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The Milk House: The assessment of land

Ryan Dennis Published on 20 May 2013

Sometimes I am struck by how fields keep their past. No matter how thoroughly a dead furrow seems to be disked before new seeding, you can still find it after every cutting.

I can look from the top of the hill and count the times I got the haybine stuck because the holes left by the wheels turn into island marshes that can be hard to get rid of. Acts of good and bad farming are often still evident when spring comes again.

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Because of it, I sometimes wonder if man and ground are in some ways mirrors of each other – the field is a reflection of what the farmer puts into it and how he takes it out, and because my experience on a sidehill in New York is different from that of a peer on the Illinois plains, maybe the land equally shapes the man.

I suspect that man’s relationship to land is a particularly American paradigm. As one of the most recent developed nations to be “pioneered,” having one’s own piece of ground was often connected to his value.

At various moments in history it meant that he could survive, could vote, was a good citizen and sometimes risked the life of his family in the isolation of a new place.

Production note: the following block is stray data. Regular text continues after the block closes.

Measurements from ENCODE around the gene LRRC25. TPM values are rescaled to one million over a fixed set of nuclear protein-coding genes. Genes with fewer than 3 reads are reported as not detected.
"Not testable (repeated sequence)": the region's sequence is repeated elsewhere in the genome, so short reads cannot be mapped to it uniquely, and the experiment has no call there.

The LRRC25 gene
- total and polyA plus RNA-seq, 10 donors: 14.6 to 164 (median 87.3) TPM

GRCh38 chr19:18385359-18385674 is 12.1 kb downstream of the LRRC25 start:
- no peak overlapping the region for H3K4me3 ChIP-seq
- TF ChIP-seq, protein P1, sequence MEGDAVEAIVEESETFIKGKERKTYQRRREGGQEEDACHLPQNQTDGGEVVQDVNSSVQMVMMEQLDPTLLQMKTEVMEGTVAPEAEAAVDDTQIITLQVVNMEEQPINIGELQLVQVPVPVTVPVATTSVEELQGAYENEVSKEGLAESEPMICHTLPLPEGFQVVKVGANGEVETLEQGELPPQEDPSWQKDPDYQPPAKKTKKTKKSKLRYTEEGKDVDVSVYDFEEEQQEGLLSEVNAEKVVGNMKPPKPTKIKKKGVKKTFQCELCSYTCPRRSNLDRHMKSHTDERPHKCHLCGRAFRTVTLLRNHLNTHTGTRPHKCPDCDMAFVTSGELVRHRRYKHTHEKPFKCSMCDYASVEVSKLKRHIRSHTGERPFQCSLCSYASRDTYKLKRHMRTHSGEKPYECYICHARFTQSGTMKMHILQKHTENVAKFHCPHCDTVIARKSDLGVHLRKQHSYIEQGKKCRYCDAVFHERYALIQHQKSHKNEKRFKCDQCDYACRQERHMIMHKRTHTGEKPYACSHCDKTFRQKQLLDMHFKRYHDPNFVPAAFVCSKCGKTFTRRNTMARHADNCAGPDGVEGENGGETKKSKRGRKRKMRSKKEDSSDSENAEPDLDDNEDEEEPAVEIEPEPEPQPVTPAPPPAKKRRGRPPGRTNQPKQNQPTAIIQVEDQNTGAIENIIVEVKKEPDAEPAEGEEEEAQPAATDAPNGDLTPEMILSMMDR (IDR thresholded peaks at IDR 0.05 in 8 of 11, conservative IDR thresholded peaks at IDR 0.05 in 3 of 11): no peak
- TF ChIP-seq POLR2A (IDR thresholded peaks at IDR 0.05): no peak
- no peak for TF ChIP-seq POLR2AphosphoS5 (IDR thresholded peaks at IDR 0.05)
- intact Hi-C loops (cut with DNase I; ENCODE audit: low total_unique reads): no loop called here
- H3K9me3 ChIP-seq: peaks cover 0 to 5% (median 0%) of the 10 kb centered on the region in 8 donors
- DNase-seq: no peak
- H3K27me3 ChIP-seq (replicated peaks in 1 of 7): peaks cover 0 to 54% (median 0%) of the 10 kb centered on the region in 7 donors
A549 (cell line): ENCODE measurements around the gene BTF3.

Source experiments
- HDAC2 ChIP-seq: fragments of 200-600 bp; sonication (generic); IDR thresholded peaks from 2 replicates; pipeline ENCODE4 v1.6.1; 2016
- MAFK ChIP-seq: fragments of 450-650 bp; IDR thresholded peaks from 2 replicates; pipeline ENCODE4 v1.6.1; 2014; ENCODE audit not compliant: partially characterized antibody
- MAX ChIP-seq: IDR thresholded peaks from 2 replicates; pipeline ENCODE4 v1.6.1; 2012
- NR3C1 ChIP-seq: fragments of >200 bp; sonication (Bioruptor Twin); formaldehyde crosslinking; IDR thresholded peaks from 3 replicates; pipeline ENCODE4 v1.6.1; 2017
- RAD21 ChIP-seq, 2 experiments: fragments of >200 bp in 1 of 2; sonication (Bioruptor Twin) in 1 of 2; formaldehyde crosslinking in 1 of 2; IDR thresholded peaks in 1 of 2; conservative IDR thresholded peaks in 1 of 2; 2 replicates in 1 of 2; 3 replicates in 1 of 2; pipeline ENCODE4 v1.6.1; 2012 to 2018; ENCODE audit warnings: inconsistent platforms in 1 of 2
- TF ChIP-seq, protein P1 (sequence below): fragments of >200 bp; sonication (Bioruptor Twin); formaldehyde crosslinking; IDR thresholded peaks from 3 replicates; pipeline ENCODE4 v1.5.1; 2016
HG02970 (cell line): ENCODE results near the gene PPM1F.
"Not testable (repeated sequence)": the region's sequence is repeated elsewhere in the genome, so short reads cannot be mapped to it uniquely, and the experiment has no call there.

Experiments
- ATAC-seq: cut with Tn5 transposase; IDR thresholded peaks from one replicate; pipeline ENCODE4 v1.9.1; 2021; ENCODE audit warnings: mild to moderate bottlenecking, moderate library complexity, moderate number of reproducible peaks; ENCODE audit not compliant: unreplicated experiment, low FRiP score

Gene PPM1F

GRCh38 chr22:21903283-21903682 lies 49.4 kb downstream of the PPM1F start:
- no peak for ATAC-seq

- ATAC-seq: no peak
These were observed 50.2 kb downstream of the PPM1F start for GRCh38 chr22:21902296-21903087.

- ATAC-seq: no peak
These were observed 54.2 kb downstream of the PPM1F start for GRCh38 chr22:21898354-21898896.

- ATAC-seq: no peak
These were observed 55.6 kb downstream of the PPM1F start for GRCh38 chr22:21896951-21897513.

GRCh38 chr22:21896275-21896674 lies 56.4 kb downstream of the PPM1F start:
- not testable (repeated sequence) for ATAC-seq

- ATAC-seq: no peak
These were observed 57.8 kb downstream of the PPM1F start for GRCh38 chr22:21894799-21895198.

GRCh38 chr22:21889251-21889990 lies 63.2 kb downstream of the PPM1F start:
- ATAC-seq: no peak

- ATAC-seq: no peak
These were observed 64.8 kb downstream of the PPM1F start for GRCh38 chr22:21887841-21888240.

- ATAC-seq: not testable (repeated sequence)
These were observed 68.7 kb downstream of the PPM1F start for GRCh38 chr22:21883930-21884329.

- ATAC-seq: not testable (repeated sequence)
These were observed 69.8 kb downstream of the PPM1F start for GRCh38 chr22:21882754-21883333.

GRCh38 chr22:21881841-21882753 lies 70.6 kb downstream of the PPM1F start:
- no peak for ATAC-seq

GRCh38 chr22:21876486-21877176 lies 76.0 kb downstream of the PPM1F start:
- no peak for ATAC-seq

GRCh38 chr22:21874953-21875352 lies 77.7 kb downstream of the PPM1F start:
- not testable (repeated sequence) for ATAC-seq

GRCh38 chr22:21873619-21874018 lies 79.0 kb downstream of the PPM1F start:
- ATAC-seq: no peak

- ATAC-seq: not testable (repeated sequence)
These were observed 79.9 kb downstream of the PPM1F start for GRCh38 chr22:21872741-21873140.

The quality of the U.S. that European friends seem to remark on the most is its essence of open space. Simply, there is less undeveloped land in most countries, and to own part of that country is more unlikely.

When the urban world wants to understand agriculture, it tends to turn to Wendell Berry. Berry, perhaps known best for his agrarian essays and creative work, left the literary culture and academia in New York City to return to his home farm in Kentucky.

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From there, he made the argument that most of society’s failure stems from not supporting sustainable family agriculture. He was prophetic in a general way in that he voiced concerns that predated the acceptance of environmentalism in the U.S. and correctly predicted current trends in farming.

You often find Berry going back to his native hill in his writing, just as he did in real life. He pondered at length on his relationship to his surroundings, once concluding that the only way he and his family can come to know themselves is through the understanding of the place they live on. “It is a complex inheritance,” he wrote.

Perhaps one telling characteristic of modernity is the ability to monetize the most intangible abstractions. I didn’t believe so, until in a college economics class we found the value of a human life.

To do so, a theoretical community improvement was proposed that would statistically decrease the number of deaths in that community from five to four.

The community was surveyed as to how much more in taxes they would be willing to pay to make this improvement, and the figures were totaled. Such an exercise is largely tongue-in-cheek numbers play, but it does suggest to me that in a capitalistic society, a dollar sign can be put on anything.